- The Doggy Racetrack minigame in The Legend of Zelda: Majora's Mask belongs to this category. Link has to choose a dog and bet a certain amount of money that the dog will be in the Top 5 when the race ends. Since there are plenty of dogs in the corral, it's advised to use the Mask of Truth to read the dogs' minds and tell which one is the most likely to win. A revenue of 150 Rupees or higher will earn Link a Heart Piece.
- Two Zeelichian casinos in Little Big Adventure II. Thankfully, if you do manage to run out of money, you can always get a few coins from a random flower pot or trash can and start again.
- Landstalker had a betting minigame where you attempted to throw an iron ball onto a set of moving platforms. The faster the platform moved, the better prize you got. However, if you won the max prize too many times in a row, the game's owner would stop you from playing from the rest of the game, because you're "too good".
- Gun had a Texas Hold'em mini-game, a form of Poker for those not familiar. Frankly, it was dismal but you could win literally 40 dollars (this was a lot in the game) and you would have to try really hard to lose but it was very tedious.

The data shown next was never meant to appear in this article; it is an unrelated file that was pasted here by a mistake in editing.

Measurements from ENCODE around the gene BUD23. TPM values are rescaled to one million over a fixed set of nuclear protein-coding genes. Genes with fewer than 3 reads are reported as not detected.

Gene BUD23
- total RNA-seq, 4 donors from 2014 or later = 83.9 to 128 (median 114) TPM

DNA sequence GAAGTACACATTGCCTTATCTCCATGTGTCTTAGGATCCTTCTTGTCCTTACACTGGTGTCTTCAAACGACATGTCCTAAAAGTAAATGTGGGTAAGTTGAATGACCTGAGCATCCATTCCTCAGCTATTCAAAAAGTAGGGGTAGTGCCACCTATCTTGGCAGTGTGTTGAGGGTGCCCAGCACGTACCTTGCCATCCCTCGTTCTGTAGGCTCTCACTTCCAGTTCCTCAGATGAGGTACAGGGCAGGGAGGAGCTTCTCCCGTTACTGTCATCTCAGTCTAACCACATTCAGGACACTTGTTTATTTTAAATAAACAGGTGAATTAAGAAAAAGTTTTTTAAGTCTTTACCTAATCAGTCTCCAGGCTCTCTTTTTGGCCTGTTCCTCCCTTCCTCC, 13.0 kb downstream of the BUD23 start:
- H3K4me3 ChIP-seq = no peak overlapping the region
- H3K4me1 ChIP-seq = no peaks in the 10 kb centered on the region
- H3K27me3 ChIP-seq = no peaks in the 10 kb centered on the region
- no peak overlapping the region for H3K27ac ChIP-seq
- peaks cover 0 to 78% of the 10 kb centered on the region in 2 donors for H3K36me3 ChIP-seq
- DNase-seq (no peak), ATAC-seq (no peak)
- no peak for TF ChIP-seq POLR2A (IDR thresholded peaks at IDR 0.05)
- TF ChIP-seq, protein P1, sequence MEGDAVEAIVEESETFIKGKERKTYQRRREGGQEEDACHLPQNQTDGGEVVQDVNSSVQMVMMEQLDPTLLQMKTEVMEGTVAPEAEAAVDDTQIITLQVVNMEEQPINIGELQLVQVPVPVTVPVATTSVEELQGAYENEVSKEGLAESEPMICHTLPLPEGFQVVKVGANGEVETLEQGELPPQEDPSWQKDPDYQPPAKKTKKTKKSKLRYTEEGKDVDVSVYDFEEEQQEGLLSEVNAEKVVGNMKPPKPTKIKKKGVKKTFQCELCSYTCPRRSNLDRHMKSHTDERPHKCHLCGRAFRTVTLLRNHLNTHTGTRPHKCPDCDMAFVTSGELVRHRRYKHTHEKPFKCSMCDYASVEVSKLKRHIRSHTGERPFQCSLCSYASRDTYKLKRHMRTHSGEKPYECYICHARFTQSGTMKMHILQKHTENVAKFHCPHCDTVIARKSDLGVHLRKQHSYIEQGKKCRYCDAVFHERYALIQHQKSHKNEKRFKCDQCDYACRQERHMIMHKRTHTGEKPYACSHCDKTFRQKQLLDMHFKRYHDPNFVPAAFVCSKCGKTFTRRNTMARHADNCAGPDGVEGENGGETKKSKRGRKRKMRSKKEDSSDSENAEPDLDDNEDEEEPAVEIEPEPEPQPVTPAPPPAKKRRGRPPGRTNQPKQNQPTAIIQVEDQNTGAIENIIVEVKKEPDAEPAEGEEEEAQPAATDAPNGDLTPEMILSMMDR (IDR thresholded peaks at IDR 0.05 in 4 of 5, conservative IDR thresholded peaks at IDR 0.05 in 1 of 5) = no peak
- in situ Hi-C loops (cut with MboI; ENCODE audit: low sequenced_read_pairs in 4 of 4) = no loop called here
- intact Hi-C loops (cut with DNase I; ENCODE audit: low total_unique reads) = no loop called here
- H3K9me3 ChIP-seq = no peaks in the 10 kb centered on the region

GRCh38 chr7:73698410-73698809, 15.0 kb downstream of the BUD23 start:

- In Alundra 2, you can bet your gold on bull fights.
- You could also gamble in a casino. One of the gilded falcons you could collect to get item upgrades could be won by winning a wheel spinning game a number of times in a row. Problem was, the odds of winning any given spin was about 1 in 3 - with the possibility of no winner (like a regular roulette wheel). You had to win 4 times in a row in order to get the falcon - literally odds of 1 in 81 assuming you never hit black. There seemed to no pattern you could follow to achieve victory, only odds and guesswork. The wheel would always stop amongst a certain set of 5 consecutive spaces dependent on the starting position. With this information in hand the odds of winning 4 times in a row goes up to a minimum of 1 in 39 (which admittedly is still pretty bad). What made this sidequest worse was the fact that even after acquiring the gilded falcon, you had to win 4 times in a row all over again to get one of the Life Vessels
- An Untitled Story features a blackjack game in birdtown where you can wager your crystals. However, saving and reloading isn't exploitable. The money loss is saved in the file even if you don't save.
- Cool World, for SNES, has a casino. You can bet your wood coins.
- In Penguin Adventure, the shops have slot machines on which you can bet fish. You can only play each one three times unless you possess a certain item.
- Legend of the Mystical Ninja has three: a simplified version of the dice game Taishō (a.k.a. Sic Bo); a lottery and horse racing.